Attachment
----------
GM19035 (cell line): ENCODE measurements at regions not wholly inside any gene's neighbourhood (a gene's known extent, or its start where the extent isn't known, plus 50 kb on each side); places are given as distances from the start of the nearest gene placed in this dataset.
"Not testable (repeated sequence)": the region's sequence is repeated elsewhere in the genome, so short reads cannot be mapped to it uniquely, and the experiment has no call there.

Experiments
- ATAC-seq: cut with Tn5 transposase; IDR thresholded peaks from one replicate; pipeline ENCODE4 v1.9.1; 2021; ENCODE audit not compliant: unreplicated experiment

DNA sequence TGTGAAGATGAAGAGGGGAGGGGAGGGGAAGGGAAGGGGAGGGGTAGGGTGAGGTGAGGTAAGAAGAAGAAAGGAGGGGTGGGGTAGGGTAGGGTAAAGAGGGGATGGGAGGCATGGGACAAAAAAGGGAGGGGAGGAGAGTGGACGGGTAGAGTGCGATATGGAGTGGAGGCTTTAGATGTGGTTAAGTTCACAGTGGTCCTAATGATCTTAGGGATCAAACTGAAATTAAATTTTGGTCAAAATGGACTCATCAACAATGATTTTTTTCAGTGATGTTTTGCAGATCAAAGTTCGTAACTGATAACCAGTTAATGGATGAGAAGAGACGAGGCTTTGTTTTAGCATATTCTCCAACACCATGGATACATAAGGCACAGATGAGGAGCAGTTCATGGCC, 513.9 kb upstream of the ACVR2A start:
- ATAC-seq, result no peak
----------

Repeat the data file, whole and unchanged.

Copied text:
GM19035 (cell line): ENCODE measurements at regions not wholly inside any gene's neighbourhood (a gene's known extent, or its start where the extent isn't known, plus 50 kb on each side); places are given as distances from the start of the nearest gene placed in this dataset.
"Not testable (repeated sequence)": the region's sequence is repeated elsewhere in the genome, so short reads cannot be mapped to it uniquely, and the experiment has no call there.

Experiments
- ATAC-seq: cut with Tn5 transposase; IDR thresholded peaks from one replicate; pipeline ENCODE4 v1.9.1; 2021; ENCODE audit not compliant: unreplicated experiment

DNA sequence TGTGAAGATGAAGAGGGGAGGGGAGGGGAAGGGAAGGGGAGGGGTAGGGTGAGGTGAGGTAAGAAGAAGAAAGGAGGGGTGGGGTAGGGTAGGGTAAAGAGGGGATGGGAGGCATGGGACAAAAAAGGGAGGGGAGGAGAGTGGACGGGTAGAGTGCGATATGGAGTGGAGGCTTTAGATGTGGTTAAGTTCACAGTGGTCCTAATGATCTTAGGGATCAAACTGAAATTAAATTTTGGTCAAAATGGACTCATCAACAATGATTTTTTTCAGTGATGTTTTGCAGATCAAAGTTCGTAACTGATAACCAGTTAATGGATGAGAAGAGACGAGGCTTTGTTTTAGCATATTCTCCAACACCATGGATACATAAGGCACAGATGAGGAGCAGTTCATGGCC, 513.9 kb upstream of the ACVR2A start:
- ATAC-seq, result no peak